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FLU CONFERENCE COVERAGE New disease-control rules follow reminders of risks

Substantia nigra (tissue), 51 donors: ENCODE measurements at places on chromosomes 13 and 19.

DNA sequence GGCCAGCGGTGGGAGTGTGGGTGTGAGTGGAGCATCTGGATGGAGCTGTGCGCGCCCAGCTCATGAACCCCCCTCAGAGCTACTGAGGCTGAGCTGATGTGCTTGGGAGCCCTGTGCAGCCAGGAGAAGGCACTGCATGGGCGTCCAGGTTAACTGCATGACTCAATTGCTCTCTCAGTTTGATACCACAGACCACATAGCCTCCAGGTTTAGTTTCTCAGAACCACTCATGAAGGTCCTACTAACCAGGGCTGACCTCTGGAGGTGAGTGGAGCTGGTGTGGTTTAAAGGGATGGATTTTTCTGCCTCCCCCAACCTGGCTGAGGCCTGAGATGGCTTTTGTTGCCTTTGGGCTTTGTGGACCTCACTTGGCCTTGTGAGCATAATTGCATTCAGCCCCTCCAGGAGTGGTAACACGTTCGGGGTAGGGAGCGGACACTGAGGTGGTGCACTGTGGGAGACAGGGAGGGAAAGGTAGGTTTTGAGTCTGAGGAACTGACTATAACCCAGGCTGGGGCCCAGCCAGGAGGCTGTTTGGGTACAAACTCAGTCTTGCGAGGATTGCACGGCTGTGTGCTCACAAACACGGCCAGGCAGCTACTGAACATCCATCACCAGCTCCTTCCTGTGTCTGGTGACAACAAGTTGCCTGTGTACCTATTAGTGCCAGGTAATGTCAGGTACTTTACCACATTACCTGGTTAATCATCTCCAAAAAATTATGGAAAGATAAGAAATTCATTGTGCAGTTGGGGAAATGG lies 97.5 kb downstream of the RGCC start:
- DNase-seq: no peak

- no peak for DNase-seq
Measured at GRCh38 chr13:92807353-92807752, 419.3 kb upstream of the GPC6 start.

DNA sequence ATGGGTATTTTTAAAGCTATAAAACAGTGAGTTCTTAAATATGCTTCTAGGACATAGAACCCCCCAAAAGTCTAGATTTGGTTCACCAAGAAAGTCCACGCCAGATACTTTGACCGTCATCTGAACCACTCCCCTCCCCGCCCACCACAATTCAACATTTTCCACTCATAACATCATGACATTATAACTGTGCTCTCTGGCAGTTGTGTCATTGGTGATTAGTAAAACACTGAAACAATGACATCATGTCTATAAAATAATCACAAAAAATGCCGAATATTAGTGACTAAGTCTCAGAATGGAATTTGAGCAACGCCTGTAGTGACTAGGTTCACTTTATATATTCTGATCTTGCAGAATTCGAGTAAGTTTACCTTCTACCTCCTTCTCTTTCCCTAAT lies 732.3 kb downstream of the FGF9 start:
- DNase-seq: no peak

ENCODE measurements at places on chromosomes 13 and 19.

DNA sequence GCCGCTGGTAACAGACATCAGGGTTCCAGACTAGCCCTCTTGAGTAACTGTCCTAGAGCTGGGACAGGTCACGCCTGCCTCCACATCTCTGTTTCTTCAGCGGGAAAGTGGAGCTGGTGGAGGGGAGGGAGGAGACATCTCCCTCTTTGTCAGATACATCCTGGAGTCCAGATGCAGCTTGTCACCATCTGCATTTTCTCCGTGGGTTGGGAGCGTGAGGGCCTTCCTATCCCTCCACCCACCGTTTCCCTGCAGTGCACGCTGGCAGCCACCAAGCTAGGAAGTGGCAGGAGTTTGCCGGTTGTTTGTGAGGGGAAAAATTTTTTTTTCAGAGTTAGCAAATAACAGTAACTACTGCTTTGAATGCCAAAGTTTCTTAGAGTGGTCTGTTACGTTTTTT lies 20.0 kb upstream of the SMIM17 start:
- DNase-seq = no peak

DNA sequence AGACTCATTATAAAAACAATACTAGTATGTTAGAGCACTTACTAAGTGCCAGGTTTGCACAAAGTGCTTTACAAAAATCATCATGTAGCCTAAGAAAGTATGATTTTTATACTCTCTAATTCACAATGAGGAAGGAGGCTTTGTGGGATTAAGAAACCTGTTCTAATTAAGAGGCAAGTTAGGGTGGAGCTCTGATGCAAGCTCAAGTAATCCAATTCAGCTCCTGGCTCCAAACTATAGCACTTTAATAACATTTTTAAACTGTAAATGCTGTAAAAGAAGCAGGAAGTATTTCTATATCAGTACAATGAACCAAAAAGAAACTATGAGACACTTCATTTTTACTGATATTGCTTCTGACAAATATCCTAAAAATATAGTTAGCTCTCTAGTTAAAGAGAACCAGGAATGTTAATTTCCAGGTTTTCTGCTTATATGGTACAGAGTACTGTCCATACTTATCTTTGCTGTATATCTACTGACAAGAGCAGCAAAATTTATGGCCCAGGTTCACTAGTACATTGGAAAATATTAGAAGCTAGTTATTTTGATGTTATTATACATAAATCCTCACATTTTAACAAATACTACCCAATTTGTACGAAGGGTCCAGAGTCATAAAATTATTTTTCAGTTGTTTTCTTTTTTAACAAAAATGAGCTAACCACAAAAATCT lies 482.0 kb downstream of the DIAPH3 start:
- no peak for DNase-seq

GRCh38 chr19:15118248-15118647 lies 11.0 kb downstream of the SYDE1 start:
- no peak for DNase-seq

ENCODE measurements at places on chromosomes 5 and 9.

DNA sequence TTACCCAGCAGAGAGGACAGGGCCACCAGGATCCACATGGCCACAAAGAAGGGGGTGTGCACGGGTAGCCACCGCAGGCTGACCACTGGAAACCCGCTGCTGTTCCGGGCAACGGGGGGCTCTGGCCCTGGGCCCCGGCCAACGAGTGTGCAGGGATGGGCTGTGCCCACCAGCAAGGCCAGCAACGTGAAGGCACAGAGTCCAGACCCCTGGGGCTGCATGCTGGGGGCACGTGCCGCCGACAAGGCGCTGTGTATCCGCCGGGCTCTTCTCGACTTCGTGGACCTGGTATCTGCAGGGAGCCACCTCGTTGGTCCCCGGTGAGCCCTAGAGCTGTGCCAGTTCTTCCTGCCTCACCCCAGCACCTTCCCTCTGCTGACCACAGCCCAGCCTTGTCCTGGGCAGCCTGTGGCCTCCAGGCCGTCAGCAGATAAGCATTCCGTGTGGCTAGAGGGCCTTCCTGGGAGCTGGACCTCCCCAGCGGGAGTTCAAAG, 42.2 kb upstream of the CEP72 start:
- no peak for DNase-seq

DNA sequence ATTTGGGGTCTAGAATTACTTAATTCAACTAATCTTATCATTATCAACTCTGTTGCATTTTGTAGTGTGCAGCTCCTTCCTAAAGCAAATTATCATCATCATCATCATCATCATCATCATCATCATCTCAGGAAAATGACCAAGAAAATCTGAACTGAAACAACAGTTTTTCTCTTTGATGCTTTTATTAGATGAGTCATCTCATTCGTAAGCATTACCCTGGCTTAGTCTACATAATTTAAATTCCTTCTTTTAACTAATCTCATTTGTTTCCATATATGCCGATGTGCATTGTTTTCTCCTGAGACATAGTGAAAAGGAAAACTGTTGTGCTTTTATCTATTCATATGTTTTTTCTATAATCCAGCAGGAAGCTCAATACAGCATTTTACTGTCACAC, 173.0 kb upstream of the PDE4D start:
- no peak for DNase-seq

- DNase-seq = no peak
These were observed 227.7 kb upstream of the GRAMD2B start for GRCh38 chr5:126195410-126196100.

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first_imgJun 18, 2007 – TORONTO (CIDRAP News) – Ten years after H5N1 avian influenza first began to raise fears of a potential pandemic, the world has a stronger set of tools to contain that virus and similar threats, but also a fresh awareness of humanity’s vulnerability to fast-spreading diseases, experts said yesterday at an international conference on flu. Heymann said the old rules “were actually a very passive system” and “a system which countries did not adhere to. Very few countries would report diseases under the International Health Regulations because when they reported those [three] diseases, or any other diseases for that matter, they were penalized with decreased trade and decreased tourism.” “We really are not much further ahead today than we were in 1918,” Dr. David Heymann, the WHO’s assistant director-general for communicable diseases, said in the conference’s keynote address. “We don’t have the vaccines we need. . . . We have some antivirals. But we do have one thing that we did not have in 1918, and that is the International Health Regulations, that now provide for proactive collective action for the H5N1 threat to global public health security.” The Options for the Control of Influenza Conference takes place in Toronto this week on the 10th anniversary of the first human cases of H5N1 flu, which were discovered in Hong Kong between May and December 1997, and one month after the multi-country odyssey of an Atlanta lawyer infected with an almost untreatable form of tuberculosis. The new rules also encourage countries to enforce disease control at their borders while respecting the rights of international travelers. And they reinforce countries’ responsibility to report and contain disease by allowing states to look over each other’s fences: For the first time, the WHO will accept reports of outbreaks not only from national governments but also from third parties ranging from Internet search engines to other states. During the 2003 SARS outbreak, for instance, Southeast Asia lost an estimated $18 billion in gross domestic product and possibly $60 billion in revenues and demand, Heymann said. The new rules, which were enacted in 2005 and became effective Jun 15, update an earlier and much weaker set of regulations that have been in force since 1969. In a change from the earlier rules—which emphasized control of only cholera, plague, and yellow fever—they commit WHO members to monitoring all potential public health threats, and particularly emphasize smallpox, polio, SARS, and novel flu strains, including H5N1. “It is important to maintain vigilance and not get so focused on one threat, like H5N1, that we don’t miscue on the emergence and virulence of another,” Dr. David Butler-Jones, Canada’s chief public health officer, said at the conference opener. He called the XDR TB patient’s four-country odyssey “a stark reminder of our collective vulnerability to communicable diseases. . . . The world seems to continue to be smaller, with diseases having no respect for borders, cultures or politics.” See also: Conference attendees said the porousness of borders to disease has been sharply underlined by two recent events: the emergence on the Wales-England border of an H7N2 strain of avian flu that infected at least four humans and killed a number of poultry despite being judged “low pathogenic,” and the saga of Andrew Speaker, who detoured through several countries so that he could obtain treatment in the United States for his newly diagnosed case of extensively drug-resistant tuberculosis (XDR TB). The new regulations improve on the old not only by emphasizing more diseases but also by committing states to building up their public health infrastructure so they can detect and respond to outbreaks, and to maintaining real-time surveillance of health information so that it can be transmitted to the WHO within 24 hours. But the conference’s opening ceremonies yesterday evening also came 2 days after the World Health Organization’s (WHO’s) new International Health Regulations took effect. The voluntary contract marks the first time that the WHO’s 193 member states have agreed to immediately acknowledge and attempt to control any public health emergencies—in their own country or any other territory—that could provoke international concern. Jun 15 CIDRAP News story “New global disease-control rules take effect”last_img read more